Molly Corso in Tbilisi -
Eager to banish the memory of armed, masked police officers storming company offices during tax disputes, the Georgian government is trying to win back the trust and confidence of the business community. But rebuilding trust won't be easy, say businessmen in the Caucasian republic.
In addition to tweaking the tax code so businesses won't be penalized for making honest mistakes, a newly created "business ombudsman" - tasked with tackling tax issues and soothing business concerns - has topped the government's latest efforts to reach out to CEOs and entrepreneurs. Other measures include a new business council chaired by Parliament Speaker Davit Bakradze and plans for a new tax review council. Prime Minister Nika Gilauri appointed one of his advisors, Giorgi Pertaia, to the ombudsman position in January after consultations with the business community.
Pertaia, who is still lodged in the prime minister's office pending the assignment of new office space, tells bne that the government is now more ready to listen to business. He says his office will act as "a bridge" between business and the government - a conduit to make communication faster and more effective. "This is actually the sign that the government really wants to solve the problems of the business," he says. "[The government] understands very well that the main generator of the economy is business - there is no disagreement that business is very important for Georgia."
Fine words, but business advocate Kakha Kokhreidze, vice president of the Georgian Small Medium Enterprises Assocation, tells bne that restoring confidence in the business community will require a complete break from the government's controversial strong-arm tactics that so tarnished the country's reputation.
Relations between businesses and President Mikheil Saakashvili's ostensibly pro-business government cooled in 2009 when the Ministry of Finance decided to restore powers to the Financial Police.
Created after the "Rose Revolution" in 2003 to curb Georgia's mammoth black market and culture of tax evasion - as well as to fill the country's empty coffers - the Financial Police became synonymous with the black-clothed, gun-toting officers that closed companies for weeks and arrested executives in front of television cameras.
The force was "decriminalised" by Saakashvili in 2006 and folded into the newly created Revenue Service, which included the tax and customs bodies as well. But the Ministry of Finance decoupled the Financial Police from the Revenue Services in 2009 again to make both agencies more efficient and separate administrative duties from policing.
Once again an independent agency, the Financial Police was rechristened the Investigation Service, but old fears remain. A change to the tax code that made it easier for the government to freeze assets and bank accounts during tax disputes, introduced around the same time as the new Investigation Service came into being, did nothing to allay these concerns.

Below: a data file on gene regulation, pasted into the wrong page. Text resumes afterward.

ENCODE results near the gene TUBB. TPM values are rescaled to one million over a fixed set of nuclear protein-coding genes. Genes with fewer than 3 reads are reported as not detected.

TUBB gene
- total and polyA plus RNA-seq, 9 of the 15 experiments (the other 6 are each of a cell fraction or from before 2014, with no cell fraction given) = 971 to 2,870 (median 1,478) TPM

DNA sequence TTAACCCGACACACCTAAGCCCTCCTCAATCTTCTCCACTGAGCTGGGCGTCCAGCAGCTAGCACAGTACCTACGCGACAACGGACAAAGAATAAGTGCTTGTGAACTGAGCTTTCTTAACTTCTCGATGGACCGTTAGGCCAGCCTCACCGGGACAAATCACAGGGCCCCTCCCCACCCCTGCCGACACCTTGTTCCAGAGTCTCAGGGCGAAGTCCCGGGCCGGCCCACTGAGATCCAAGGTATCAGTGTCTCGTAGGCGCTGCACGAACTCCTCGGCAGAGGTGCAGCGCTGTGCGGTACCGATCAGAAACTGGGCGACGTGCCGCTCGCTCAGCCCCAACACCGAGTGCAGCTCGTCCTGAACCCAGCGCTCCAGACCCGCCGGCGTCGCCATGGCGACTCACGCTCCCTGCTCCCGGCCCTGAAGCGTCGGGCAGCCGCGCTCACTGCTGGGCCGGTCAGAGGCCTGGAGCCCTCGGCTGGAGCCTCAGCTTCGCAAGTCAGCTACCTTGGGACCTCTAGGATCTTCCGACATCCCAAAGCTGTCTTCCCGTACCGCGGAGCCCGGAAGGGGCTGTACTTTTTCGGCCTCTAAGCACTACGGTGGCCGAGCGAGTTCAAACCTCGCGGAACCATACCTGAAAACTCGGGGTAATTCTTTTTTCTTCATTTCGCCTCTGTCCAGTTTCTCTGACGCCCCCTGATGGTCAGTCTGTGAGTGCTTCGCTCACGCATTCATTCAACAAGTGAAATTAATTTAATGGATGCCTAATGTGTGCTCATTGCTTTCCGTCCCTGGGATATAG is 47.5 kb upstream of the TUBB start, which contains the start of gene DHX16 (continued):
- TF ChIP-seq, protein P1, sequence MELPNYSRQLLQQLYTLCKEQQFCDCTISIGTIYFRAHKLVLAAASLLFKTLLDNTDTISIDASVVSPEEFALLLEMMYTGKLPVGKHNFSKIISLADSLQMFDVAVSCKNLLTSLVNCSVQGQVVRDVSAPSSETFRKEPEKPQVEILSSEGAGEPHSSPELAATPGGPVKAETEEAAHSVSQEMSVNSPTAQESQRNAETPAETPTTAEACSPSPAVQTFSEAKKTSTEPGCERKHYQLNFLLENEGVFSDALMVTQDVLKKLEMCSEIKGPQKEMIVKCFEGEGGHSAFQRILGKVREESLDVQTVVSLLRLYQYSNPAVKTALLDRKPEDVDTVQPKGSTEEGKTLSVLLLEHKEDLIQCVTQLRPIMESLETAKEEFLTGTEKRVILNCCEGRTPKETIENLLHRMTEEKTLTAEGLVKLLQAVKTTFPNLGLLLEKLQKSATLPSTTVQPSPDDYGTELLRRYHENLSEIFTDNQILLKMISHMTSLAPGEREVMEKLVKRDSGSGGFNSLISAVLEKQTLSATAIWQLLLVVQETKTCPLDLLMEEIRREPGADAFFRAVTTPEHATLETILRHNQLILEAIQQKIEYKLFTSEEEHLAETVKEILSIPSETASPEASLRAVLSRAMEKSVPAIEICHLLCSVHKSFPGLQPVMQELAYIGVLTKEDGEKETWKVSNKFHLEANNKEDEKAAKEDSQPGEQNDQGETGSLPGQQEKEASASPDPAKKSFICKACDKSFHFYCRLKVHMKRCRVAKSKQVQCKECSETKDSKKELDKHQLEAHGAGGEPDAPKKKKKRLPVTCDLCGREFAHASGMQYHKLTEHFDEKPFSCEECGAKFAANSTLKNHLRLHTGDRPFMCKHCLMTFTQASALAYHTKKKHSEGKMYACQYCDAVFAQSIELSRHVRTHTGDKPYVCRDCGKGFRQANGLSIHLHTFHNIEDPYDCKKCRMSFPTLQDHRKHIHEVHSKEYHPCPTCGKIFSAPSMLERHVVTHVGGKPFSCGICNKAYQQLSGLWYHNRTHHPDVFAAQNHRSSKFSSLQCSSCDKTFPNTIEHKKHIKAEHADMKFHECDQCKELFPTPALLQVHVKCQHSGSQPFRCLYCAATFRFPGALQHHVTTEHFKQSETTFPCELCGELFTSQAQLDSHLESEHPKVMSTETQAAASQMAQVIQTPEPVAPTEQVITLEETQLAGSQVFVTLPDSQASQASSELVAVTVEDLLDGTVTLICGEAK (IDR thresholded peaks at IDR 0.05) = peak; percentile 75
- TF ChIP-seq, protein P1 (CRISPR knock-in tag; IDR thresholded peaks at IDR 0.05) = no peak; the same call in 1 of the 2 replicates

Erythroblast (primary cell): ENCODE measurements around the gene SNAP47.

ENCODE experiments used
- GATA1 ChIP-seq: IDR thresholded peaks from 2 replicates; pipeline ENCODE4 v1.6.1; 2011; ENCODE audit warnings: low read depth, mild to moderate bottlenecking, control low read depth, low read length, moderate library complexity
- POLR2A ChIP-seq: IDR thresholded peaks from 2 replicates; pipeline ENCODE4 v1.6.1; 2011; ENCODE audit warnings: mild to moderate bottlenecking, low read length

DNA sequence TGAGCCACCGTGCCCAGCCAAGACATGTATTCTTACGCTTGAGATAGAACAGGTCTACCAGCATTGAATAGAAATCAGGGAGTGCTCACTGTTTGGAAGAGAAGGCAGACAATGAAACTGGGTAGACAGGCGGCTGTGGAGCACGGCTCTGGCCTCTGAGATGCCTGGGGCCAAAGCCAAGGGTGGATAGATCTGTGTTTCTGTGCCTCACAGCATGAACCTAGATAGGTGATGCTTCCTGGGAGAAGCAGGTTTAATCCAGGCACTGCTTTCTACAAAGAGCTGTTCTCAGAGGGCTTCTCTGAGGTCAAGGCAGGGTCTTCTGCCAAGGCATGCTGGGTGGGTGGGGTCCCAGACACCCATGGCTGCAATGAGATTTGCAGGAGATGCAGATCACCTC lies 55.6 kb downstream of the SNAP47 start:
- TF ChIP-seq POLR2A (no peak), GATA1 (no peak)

Businesses were further alarmed by the growing push to tighten tax administration and bolster tax revenues after the economy was hit by the global economic crisis, which GDP contract by 3.9% in 2009. The level of concern was muted, at times, by businesses' support for the ongoing reforms in the tax code and other aspects of the business climate. Over the past five years, Georgia has repeatedly scored as a top reformer in the World Bank's "Doing Business" report and other international surveys focused on simplifying burdens for business. Anxiety about tax administration was so high, however, it even registered as a potential obstacle for development in a 2009 International Finance Corporation report on Georgia's industrial competitiveness.
But with tax revenues now on the rise, the government appears eager to repair relations. According to the 2011 budget, tax revenues increased by GEL3.9m (€1.63m), or 9.1%, in 2010. And they are projected to grow by another GEL7m this year, bringing the total to over GEL5.3bn. Tax revenue in 2010 was GEL4.55bn.
In a December speech to business executives, President Saakashvili reassured them that the government is ready to reform and become a real "partner" for business. "Many entrepreneurs still have a feeling that the state does not listen to them appropriately and treats them unfairly; still often are cases when punishment is bigger than violation," he said. "The state mustn't choke the taxpayers, but must hold their hand and as true partners must go all the way to the finish."
According to Kokhreidze, the president's message and Pertaia's office are both "good steps" - but businesses need to see results. "When we listen to the government, we always hear good messages. When we look at media, we also hear good messages, but the most important is the practice," he says. "It will depend on the practice, how everything will be followed and how all these messages and promises will be met."
Kokhreidze reckons it will take "at least several years" for real trust between the business community and the government to be restored. "Trust cannot be changed in one month or even one year - it is an ongoing process, it will take time," he says.
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